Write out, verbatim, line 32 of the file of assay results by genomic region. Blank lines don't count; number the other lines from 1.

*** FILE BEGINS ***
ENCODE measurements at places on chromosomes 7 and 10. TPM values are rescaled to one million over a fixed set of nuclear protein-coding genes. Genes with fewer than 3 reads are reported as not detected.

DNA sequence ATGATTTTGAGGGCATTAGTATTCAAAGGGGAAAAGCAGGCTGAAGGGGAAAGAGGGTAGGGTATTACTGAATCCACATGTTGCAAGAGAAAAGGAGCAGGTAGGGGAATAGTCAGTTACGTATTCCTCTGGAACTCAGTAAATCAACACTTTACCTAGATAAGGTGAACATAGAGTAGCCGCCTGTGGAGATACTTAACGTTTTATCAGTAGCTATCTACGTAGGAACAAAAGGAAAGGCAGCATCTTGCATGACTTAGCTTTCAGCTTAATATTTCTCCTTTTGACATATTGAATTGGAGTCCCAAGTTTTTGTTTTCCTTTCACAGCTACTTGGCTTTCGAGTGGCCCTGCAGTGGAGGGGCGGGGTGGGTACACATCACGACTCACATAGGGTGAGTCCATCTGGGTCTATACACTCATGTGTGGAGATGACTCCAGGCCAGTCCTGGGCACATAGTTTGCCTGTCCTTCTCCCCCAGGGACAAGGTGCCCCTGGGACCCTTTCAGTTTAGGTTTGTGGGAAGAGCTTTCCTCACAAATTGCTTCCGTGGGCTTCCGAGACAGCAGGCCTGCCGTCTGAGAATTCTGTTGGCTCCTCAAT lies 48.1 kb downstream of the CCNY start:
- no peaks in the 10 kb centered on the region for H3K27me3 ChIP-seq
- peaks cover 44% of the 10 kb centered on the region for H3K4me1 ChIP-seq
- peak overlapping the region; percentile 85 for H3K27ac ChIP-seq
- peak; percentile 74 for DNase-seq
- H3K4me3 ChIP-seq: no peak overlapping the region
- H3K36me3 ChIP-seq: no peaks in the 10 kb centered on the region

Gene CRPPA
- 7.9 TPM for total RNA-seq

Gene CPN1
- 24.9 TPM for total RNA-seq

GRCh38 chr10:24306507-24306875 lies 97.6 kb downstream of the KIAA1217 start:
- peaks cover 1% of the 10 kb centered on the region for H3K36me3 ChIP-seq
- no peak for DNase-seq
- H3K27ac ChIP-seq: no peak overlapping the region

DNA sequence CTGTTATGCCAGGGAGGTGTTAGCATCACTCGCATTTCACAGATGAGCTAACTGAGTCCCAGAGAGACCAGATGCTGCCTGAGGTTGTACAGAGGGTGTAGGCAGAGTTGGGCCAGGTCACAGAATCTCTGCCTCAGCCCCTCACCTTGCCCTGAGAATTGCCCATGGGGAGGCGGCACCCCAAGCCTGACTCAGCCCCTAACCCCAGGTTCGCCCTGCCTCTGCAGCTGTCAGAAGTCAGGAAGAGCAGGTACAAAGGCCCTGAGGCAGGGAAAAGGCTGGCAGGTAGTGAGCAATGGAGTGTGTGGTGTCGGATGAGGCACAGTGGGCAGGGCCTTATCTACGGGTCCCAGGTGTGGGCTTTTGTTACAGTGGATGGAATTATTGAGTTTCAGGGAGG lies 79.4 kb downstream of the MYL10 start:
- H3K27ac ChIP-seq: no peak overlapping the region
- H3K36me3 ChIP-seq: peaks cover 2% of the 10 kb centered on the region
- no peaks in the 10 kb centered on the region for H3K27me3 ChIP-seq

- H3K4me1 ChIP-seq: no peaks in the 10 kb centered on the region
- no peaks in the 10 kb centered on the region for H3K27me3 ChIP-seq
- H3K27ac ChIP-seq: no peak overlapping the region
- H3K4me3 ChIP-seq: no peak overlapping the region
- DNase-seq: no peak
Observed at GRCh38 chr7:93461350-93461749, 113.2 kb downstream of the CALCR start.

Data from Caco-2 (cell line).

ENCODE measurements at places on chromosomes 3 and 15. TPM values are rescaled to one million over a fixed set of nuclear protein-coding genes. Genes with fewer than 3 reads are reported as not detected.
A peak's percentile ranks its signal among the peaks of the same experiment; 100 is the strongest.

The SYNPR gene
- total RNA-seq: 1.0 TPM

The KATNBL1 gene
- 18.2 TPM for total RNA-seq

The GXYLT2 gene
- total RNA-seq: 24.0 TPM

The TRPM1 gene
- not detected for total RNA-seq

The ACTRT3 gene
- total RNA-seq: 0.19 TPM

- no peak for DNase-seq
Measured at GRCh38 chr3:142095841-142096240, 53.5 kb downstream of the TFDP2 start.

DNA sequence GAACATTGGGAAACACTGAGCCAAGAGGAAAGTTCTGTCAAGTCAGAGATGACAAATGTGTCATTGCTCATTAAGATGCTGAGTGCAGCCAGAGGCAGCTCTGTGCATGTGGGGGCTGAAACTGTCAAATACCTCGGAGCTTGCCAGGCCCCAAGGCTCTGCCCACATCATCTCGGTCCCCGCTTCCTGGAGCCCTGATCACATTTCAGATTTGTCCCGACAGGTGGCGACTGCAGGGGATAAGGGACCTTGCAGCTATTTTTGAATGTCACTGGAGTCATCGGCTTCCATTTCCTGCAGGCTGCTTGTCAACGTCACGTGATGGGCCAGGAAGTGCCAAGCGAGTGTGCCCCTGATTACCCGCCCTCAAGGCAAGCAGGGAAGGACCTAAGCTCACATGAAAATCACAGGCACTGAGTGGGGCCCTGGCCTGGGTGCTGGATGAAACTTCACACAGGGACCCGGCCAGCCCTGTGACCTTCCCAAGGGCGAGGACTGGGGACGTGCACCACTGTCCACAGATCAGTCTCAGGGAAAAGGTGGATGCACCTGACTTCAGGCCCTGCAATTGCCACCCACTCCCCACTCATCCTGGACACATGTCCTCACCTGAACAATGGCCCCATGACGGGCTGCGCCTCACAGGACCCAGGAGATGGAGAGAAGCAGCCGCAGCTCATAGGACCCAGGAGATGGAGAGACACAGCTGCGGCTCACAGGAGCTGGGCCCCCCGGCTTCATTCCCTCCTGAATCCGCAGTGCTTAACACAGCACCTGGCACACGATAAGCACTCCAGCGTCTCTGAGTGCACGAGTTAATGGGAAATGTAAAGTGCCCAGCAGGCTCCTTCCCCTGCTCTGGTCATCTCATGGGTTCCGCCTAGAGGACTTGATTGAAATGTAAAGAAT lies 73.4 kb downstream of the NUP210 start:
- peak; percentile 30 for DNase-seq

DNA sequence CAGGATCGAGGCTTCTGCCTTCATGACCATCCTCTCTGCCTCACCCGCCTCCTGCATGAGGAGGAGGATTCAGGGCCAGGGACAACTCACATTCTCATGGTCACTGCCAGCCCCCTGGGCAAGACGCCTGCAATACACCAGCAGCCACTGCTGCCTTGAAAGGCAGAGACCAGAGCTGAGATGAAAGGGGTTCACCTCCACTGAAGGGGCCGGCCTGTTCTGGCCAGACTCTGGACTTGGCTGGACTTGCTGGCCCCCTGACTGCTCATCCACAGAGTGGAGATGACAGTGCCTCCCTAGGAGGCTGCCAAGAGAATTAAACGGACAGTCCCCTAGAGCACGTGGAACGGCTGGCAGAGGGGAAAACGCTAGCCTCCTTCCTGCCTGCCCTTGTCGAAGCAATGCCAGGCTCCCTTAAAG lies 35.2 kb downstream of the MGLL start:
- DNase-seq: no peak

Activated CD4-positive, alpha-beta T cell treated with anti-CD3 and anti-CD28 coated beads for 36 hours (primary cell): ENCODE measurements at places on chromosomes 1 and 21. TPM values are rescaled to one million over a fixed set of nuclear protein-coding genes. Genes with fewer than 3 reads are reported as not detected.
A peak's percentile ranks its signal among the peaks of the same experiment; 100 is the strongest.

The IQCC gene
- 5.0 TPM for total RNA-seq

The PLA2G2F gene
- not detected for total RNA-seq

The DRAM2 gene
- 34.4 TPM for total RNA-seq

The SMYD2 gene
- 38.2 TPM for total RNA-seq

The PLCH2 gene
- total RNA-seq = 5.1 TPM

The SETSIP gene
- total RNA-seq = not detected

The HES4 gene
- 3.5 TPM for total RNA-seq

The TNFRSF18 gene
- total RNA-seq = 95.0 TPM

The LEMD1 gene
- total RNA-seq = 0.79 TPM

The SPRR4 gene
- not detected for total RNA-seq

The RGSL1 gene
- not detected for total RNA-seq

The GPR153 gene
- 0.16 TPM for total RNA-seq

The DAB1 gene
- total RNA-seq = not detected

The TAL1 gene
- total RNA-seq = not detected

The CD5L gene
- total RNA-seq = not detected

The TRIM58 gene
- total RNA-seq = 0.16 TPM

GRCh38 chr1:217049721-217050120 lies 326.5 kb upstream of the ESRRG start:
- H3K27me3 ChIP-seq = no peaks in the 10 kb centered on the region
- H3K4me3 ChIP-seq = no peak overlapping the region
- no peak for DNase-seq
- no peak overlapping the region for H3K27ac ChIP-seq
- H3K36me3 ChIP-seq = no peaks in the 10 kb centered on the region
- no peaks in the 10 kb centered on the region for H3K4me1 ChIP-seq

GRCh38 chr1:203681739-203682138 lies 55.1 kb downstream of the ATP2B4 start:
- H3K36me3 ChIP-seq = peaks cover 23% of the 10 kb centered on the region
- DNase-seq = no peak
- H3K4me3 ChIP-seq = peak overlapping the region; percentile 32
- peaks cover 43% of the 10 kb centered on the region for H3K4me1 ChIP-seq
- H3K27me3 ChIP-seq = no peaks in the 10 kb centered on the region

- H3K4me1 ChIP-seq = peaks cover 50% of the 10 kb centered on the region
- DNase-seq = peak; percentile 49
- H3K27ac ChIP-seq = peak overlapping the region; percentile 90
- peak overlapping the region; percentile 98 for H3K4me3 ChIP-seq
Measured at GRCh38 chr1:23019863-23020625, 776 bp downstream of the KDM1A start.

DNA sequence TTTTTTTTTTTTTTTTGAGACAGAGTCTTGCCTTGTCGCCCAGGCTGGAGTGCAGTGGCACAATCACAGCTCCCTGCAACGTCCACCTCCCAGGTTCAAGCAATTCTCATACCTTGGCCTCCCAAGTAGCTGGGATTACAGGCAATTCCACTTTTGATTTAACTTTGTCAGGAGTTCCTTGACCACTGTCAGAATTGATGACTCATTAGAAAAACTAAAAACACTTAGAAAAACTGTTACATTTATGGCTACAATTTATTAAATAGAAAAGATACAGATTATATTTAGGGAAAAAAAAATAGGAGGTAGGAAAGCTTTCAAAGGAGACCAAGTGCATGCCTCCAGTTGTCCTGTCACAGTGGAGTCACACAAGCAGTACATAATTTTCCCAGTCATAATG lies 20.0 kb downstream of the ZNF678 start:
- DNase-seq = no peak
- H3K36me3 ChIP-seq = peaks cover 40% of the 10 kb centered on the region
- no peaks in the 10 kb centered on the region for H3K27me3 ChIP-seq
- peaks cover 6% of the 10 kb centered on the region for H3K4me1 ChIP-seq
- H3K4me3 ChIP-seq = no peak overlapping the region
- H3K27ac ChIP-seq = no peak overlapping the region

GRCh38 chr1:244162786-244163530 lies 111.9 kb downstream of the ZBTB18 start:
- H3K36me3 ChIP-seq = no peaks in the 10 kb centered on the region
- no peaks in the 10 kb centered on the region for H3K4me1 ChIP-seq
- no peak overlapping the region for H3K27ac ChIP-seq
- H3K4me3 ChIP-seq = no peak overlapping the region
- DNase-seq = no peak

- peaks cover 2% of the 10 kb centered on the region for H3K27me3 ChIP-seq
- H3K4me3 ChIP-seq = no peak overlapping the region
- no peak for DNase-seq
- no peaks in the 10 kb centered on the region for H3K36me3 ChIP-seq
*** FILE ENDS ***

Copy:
The KATNBL1 gene